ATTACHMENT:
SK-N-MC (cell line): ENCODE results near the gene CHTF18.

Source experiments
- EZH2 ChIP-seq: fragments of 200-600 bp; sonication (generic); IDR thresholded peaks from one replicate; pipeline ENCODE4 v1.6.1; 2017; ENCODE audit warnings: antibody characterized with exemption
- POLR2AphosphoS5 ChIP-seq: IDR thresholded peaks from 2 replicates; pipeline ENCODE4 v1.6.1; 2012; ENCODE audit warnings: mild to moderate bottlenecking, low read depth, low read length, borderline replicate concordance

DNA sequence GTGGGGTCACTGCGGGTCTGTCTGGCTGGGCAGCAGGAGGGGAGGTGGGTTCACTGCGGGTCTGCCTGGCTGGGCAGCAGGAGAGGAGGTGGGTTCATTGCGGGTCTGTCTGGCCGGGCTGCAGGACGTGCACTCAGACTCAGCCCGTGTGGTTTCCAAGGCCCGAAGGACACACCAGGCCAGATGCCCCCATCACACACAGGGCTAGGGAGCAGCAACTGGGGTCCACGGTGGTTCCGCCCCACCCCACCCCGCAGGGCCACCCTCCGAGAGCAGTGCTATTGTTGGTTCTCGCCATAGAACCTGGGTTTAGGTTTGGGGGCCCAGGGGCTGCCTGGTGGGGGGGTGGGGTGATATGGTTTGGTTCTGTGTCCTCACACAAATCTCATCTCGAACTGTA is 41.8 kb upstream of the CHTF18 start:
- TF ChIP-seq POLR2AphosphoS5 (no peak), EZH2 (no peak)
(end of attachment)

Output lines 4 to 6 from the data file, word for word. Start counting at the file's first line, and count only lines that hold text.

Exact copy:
- POLR2AphosphoS5 ChIP-seq: IDR thresholded peaks from 2 replicates; pipeline ENCODE4 v1.6.1; 2012; ENCODE audit warnings: mild to moderate bottlenecking, low read depth, low read length, borderline replicate concordance

DNA sequence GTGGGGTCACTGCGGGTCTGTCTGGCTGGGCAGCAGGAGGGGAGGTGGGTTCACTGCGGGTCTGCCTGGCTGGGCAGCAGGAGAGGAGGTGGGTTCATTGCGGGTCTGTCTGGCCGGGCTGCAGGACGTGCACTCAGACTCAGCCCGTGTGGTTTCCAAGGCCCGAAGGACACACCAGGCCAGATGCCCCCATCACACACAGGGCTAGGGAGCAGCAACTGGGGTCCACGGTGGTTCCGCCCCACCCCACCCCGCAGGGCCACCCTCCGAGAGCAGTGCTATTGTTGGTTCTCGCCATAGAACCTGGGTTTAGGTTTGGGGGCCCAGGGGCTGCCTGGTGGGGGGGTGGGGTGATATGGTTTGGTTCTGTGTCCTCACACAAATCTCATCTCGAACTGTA is 41.8 kb upstream of the CHTF18 start:
- TF ChIP-seq POLR2AphosphoS5 (no peak), EZH2 (no peak)